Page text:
Risk and Reward in the Spire
Slay the Spire (StS) is a clever and well polished single player card battler with roguelike elements. A deck-building card combat game combined with a turn-based, run-based game is a match that makes perfect sense. Both game types are about RNG mitigation: the game throws random things at you, and you must use strategy to exploit the beneficial items you find and try to survive unlucky circumstances. And in this game, an unlucky circumstance often means literally being dealt a bad hand.
StS is a run-based permadeath game, with each run consisting of just 50 to 54 "floors," each floor being a single combat, shop, or event. You start each run with a default deck of about 12 cards, and you may add one of three random cards after every combat. Occasionally you will also have the opportunity to remove a card, which can be just as important. Every run truly is an exercise in deck building, as you must strategically modify your deck throughout, with different considerations in the beginning, middle, and end of a run.
Each of the three character classes has its own selection of about 75 cards. Each class has a different but well-balanced set of strengths and synergies developed over the course of the game's early access period, as the developers collected data from players' runs and used that to tweak cards and monsters.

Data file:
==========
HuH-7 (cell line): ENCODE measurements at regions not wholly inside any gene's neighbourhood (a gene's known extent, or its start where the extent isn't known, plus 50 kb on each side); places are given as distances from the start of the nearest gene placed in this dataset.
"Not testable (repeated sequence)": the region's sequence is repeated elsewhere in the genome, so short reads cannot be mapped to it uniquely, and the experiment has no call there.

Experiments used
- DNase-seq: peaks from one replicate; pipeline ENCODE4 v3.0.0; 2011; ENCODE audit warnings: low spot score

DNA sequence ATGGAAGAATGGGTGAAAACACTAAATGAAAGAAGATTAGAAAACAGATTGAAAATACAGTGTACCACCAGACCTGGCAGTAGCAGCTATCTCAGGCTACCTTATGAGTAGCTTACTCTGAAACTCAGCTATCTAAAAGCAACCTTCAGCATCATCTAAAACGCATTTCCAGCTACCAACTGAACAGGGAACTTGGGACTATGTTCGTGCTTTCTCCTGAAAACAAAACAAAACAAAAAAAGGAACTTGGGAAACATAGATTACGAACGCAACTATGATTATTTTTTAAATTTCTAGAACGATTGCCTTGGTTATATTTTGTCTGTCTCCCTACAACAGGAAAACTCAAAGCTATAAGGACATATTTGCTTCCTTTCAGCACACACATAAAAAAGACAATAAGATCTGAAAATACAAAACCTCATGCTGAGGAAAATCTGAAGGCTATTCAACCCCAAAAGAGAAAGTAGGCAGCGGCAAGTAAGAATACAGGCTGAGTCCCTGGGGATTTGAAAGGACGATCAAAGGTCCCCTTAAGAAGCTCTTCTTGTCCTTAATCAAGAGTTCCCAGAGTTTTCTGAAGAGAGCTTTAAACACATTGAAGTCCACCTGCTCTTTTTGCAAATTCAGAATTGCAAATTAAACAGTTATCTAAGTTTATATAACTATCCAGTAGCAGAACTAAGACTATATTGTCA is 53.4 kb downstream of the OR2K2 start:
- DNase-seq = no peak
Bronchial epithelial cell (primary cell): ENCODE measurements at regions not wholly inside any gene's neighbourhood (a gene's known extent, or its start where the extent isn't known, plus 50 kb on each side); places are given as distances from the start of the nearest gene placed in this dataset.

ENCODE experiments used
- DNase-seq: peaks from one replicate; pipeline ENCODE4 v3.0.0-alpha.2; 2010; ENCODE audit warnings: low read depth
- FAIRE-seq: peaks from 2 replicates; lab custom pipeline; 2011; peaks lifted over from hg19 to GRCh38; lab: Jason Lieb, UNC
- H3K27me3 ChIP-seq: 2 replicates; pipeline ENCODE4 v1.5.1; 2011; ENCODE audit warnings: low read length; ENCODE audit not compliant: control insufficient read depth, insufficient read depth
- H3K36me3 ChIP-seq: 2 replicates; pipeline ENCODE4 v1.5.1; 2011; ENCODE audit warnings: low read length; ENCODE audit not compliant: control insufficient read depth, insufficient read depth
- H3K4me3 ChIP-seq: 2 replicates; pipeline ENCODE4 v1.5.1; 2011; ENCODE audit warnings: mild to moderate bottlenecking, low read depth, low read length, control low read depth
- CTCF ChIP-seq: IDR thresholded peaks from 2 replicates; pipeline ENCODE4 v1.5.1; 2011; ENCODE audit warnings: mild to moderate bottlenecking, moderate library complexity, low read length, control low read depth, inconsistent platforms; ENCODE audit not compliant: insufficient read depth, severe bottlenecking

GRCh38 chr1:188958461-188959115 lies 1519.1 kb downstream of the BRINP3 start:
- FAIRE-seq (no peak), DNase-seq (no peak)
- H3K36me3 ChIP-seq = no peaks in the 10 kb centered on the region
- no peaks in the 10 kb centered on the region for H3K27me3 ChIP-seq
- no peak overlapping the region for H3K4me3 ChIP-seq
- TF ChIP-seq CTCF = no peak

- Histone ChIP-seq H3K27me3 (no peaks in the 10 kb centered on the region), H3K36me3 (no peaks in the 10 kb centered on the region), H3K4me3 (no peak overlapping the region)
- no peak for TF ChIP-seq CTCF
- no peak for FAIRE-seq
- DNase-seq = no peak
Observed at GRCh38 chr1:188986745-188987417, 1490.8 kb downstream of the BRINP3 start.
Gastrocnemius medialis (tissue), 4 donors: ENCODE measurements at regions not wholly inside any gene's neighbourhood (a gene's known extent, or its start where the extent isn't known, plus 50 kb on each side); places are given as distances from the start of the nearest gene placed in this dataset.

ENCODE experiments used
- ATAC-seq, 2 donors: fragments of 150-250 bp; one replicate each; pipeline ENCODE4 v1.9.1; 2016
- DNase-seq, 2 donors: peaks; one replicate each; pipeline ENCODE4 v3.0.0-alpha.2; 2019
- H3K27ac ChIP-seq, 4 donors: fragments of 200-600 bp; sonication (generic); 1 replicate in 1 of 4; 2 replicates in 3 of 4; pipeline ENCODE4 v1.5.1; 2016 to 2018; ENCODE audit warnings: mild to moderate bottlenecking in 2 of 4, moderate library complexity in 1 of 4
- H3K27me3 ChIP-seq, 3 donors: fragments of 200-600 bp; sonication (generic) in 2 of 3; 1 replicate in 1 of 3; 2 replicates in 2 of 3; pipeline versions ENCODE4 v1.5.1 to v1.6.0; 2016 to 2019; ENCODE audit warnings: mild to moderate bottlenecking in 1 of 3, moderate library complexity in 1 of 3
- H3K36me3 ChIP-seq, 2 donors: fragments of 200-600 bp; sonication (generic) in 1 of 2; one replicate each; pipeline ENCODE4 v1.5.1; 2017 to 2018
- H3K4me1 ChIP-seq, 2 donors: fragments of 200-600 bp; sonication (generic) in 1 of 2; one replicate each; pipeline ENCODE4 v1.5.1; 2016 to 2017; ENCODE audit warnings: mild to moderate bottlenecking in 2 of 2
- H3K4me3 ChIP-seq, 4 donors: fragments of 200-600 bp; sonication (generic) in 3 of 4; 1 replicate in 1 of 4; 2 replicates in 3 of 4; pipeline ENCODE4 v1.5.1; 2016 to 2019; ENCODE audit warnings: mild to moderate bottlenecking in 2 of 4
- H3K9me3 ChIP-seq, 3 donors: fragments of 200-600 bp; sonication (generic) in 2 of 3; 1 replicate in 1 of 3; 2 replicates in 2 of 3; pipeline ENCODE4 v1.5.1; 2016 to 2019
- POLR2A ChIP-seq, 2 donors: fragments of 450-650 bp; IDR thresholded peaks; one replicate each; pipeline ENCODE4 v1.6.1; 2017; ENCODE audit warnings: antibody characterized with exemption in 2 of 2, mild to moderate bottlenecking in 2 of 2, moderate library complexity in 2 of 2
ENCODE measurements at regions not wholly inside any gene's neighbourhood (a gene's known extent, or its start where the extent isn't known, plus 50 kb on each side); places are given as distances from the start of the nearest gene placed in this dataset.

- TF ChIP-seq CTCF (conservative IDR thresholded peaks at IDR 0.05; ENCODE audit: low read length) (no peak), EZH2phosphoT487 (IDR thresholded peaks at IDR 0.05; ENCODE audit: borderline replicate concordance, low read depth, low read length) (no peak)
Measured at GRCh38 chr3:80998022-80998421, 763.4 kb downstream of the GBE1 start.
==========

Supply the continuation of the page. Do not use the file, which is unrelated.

As balanced as it is, StS isn't afraid to allow overpowered combos. After all, this isn't a competitive multiplayer game, so why forbid fun stuff like infinite combos or outrageously high damage scaling? However, you'll need quite a bit of luck and strategy to make this happen, so don't expect to put together such a deck in most runs.
Great roguelikes reveal deeper complexity when their items, skills and monsters interact with each other in unforeseen ways. StS follows this tradition. In addition to a wide variety of cards, you will also find random potions and relics, items that bestow passive effects or are triggered by certain events. Even after playing many runs with each character, I was still discovering new synergies (and sometimes anti-synergies) that came from rare combinations of cards and relics.
FTL was an influence in the design of the strategic layer, as seen in the branching paths across the map and the non-combat events, which are presented in choose-your-own-adventure style. The text and illustrations in these events add to the world building and provide quite a bit of humor to the setting.
The game has a unique visual style that kind of looks like an indie comic if it was painted by Henri Rousseau. Although its aesthetics may not appeal to everyone, the character designs are sometimes inventive and surreal. Among the most memorable are the geometric forms of bosses Donu and Deca and the weird silhouette of the Defect class, who is basically a magical robot. Ultimately, even if you dislike the visual style, that shouldn't dissuade you from enjoying this game on the strength of its gameplay alone.
With a combination of clever design, polished gameplay and features, and quirky tone, Slay the Spire is a great merger of deck-building and roguelike.